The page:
The ship recycling industry must transition to a more sustainable future
Figuring out a sustainable environment, economic expansion, and human rights to boost industrial growth and advancement has always been challenging for developing-country legislators. The ship-breaking sector in developing countries is one region that has recently come under growing stress from both domestic and global stakeholders to continue operating sustainably.
Ship-breaking is the process of disposing of end-of-life vessels, which can benefit both the economy and the environment by creating employment and allowing ship recycling. Ship recycling is widely regarded as the most ecologically responsible and cost-effective method of disposing of obsolete vessels.
Ships were mostly decommissioned in Europe and the US until the 1970s. However, as a result of stricter social and environmental laws in the Global North, the industry has shifted to areas with weak legal frameworks and policing mechanisms.
As per data compiled by the non-governmental organization Ship-breaking Platform, over the last decade, more than 70% of the estimated 800 vessels that reach the final of their operational life each year -- representing 80-90% in terms of tonnage -- have been scrapped on the beaches of Chittagong in Bangladesh, Alang in India, and Gadani in Pakistan.
The beaching of ships began due to the higher price offered to ship owners, not because it was safer, more environmentally friendly, or the most efficient method. When ship-breaking in South Asia first began in the 1980s, coastal zone management laws were either difficult to enforce or non-existent, allowing businesses to begin with no infrastructure upgrades and a cheap and replaceable labour force.
The beaching process works in the coastal region because the vessels are intentionally rooted during high tide, and breaking operations are generally performed during low tide, when the vessel is not submerged by the sea.
Ship-breaking is a hard and risky sector that introduces workers to the risk of occupational hazards, as well as the environment (air, sea, and ground) to a high variety of pollutants. According to the International Labour Organization, ship-breaking has become an environmental health issue and is one of the most risky jobs in the world.
There are numerous cases of death and injury at South Asian ship-breaking yards. Some of the most visible are large steel beams and plates that fall and crush workers under their weight, as well as blasts, flames, and lack of oxygen.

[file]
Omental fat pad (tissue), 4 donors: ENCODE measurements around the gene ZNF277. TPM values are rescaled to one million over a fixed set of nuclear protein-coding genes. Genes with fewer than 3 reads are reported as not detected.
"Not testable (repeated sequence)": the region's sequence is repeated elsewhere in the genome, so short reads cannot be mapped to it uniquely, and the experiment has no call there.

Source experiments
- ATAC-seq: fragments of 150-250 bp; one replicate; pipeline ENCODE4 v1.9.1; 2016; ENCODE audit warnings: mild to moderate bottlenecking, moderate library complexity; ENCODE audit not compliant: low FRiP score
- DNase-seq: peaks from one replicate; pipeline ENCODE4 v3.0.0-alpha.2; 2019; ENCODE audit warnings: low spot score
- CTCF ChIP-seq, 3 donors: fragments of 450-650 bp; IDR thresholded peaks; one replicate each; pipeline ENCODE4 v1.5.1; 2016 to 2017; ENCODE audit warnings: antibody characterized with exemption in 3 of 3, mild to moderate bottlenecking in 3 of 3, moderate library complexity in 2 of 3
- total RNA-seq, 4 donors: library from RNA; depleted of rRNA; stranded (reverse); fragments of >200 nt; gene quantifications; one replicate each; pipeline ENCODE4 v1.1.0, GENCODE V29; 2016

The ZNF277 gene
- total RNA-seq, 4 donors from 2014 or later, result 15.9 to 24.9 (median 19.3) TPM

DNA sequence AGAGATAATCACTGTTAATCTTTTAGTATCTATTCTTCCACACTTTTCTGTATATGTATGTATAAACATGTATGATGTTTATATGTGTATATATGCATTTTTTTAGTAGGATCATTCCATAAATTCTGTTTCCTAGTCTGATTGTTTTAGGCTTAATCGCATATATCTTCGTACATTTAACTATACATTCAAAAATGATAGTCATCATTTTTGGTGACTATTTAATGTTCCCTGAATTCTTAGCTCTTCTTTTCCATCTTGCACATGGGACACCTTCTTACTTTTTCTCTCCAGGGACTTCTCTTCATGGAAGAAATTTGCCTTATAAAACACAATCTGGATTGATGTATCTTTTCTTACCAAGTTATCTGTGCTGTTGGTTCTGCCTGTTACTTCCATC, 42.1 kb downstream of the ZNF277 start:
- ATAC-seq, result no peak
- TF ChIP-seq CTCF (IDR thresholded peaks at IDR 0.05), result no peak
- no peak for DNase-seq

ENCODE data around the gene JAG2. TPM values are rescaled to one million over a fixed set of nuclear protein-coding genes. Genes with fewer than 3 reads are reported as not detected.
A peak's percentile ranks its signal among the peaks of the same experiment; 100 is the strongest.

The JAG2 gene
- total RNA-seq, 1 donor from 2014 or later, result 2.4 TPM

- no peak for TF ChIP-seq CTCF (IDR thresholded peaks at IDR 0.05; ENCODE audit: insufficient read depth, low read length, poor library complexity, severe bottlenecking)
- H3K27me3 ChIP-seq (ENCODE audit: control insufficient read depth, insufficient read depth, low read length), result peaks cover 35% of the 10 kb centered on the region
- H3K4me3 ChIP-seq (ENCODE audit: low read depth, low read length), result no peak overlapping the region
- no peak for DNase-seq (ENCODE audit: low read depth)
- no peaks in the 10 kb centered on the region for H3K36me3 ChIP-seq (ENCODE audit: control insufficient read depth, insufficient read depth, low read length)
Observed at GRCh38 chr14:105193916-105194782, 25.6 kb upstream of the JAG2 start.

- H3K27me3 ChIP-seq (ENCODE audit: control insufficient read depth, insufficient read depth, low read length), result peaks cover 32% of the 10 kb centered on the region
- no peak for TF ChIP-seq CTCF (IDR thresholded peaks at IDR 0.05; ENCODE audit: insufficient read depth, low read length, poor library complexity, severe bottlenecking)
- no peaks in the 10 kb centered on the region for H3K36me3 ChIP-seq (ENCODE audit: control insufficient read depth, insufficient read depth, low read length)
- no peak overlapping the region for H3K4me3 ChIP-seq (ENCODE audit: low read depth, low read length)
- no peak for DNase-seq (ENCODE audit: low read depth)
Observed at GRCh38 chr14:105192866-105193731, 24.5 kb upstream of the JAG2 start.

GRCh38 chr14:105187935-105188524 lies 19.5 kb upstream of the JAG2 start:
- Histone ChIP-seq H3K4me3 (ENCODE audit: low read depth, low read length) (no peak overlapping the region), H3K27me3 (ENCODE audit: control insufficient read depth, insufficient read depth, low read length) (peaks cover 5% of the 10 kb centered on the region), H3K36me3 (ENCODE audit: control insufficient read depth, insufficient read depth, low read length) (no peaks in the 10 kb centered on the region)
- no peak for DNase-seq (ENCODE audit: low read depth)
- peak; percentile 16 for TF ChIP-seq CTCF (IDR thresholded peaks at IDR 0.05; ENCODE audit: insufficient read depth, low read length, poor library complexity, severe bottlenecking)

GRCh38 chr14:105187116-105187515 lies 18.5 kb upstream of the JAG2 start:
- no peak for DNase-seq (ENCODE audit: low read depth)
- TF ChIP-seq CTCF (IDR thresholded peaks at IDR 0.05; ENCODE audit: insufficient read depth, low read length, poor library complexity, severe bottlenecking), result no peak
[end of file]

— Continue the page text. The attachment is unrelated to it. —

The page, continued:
Workers whose lives could have been saved perish on the way to the nearest hospital because the situation is exacerbated by the reality that there are no hospital amenities capable of delivering the medical services to critically injured workers in the immediate area of the ship-breaking beaches.
Over the last decade, 210 workers died while working at Chittagong's ship-breaking yards. According to the International Law and Policy Institute's 2016 report, 470 workers died in Alang between 2005 and 2012, with an additional 50 deaths recorded between 2013 and 2018.
A lack of direction
Notwithstanding the dangerous working conditions and lax enforcement of labour laws, ship owners in Western nations suggest sending their ships to South Asia in order to obtain a better cost than other ship-breaking yards around the world. The payments made to the ship owner for the sale of an end-of-life vessel is determined by the price offered by the recycler per light displacement ton of steel. The price varies by region and tends to fluctuate over time as a result of external factors such as transport costs and national currency depreciation.
Aside from the price disparity caused by different domestic industries for steel products, the price issue reflects cost differences associated with environmental management and security. Beaching yards pass on these costs to the surroundings, labourers, and local communities, allowing them to increase prices for vessels. Basically, the greater the offered price, the worse the breach will be in terms of worker and environmental conservation.
Bangladesh's ship-breaking yards are located just outside of Chittagong, the country's largest port city. They stretch for about 15km along the coast of the Sitakund region. Due to its filthy and risky methods, ship-breaking in Bangladesh is heavily criticized by both international and local NGOs.